I was born in Rotherham in the early 80s. You probably don’t know much about Rotherham. And whatever you have heard probably isn’t good.
In the 80s & 90s it was known for its ludicrously high unemployment following the near total collapse of the UK’s steel and mining industries.
This was followed, perhaps inevitably, by a wave of poverty, crime and drug abuse. Strife.
Come the early 00s, one wave of misery succeeded another. Rotherham’s economic turmoil was dwarfed in the public consciousness by the enormous scandal involving child grooming, trafficking, and rape by a group of Muslim men who were found to have abused at least 1400 girls and young women.
These shocking crimes were made yet worse by the fact that reports had been coming in for nearly 20 years before the first prosecution was made. They were a two-fold crime: One visceral and brutal committed by the rapists and abusers themselves. The second, cold and indifferent, by the local authorities for their almost-unimaginable negligence.
Given the amount of evidence that eventually surfaced, the local authorities had ample opportunity to tackle this problem decades ago. If only they had, how many girls might have been spared the life-changing damage caused by their abusers?
The root of the issue in Rotherham was that the local authorities had a sense of moral confusion between needing to address a serious problem of child sexual exploitation with not wanting to – or appear to – prejudicially attack an ethnic minority group. Their failures in this regard are completely unjustifiable. However it is noteworthy to see how much the far-right white-nationalist community jumped on the Rotherham grooming gang story. So despite their failures, it’s not like their sensitivity about racial-tension was completely imagined. The authorities were right to be cautious – but unfortunately their approach to tackling the abuse was just completely and utterly wrong. To the shameful devastation of many young girls’ lives.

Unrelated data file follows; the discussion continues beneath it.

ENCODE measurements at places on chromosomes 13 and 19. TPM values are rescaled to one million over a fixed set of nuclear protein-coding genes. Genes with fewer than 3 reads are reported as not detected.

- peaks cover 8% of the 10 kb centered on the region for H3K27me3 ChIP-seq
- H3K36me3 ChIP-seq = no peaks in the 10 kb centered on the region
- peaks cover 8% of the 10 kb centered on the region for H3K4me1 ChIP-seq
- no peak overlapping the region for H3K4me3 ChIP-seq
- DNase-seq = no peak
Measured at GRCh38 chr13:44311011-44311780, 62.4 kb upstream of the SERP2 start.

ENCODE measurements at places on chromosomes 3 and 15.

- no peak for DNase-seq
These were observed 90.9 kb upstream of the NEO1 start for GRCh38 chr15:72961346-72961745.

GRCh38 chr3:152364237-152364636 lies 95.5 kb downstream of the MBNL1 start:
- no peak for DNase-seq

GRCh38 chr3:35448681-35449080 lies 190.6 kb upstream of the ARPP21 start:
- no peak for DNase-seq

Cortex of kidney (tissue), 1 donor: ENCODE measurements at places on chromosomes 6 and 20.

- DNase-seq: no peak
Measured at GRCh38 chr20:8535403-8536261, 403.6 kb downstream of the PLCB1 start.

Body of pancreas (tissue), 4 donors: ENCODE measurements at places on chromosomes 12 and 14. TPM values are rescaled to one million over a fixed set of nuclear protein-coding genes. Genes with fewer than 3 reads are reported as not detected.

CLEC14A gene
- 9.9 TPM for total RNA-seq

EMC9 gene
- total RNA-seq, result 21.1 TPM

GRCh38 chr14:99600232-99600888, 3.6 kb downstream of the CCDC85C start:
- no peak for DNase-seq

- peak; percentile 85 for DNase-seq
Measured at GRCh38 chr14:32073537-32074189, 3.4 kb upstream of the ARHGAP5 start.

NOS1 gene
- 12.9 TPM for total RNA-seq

The most obvious lesson you can take away from the Rotherham grooming scandal is that had the authorities stepped in much earlier they would have been able to both:
- Most importantly, prevent hundreds of girls being abused
- Nip the issues in the bud to avoid the story growing so big that it draws the attention of those who you had originally wished to keep in the dark
Not only did sweeping the issue under the carpet lead to hundreds more victims, but it also had the complete opposite effect of suppressing the story. The Barbra Streisand effect is real. Suppressing bad news makes the news even worse when it does finally come out. And in this case it also did a great disservice to Rotherham and Britain’s wider, and wholly innocent, Muslim community. It generated a huge amount of anti-Muslim ammo for the far-right.
This isn’t really an article about Rotherham though. This is about the NHS.
I’m starting to worry that we – honest, decent, well-meaning people – are getting stuck in a similar moral confusion when it comes to the NHS.
The only way of improving something is by identifying the flaws and fixing them. If we want the NHS to improve we need to be able to criticise it. We’re getting ourselves into a rather difficult situation though, whereby criticising the NHS risks you being made a pariah. Or worse being called a Tory.
Before I say anything else, I make these two statements:
- The NHS is an incredible concept and universal healthcare is essential for a modern civilised society
- NHS employees are some of the most talented, hardest-working and inspiring people in the country
So if I criticise the NHS, I do so because I want it to be the best it can be – for me, my family, my friends, our future generations and everyone else.
If we are fearful of criticising the NHS and would rather just sweep its issues under the carpet then we risk the same process of neglect and degeneration that happened in Rotherham.
The people who care most about the NHS are those who probably have the most constructive and useful critical feedback. If their voices are suppressed (often by themselves) the NHS will deteriorate.
If the only people publically criticising the NHS are the swines who actively want to run it into the ground, then the public narrative will become increasingly toxic, misleading and likely lead to a growing sense of dissatisfaction. Lines like “the NHS is beyond fixing” will begin to take hold. This is dangerous. Just as we cannot allow narratives about child sexual exploitation be controlled by the far-right, we cannot allow the narratives about the NHS be dominated by those who want to destroy it.
To guarantee the future security and success of the NHS, positive constructive critical narrative is essential. The NHS has its issues. Everything does. As a country we need to adopt a growth-mindset when it comes to the NHS and our public services. Every failure and issue is an opportunity for improvement, and we need to embrace it positively and proactively.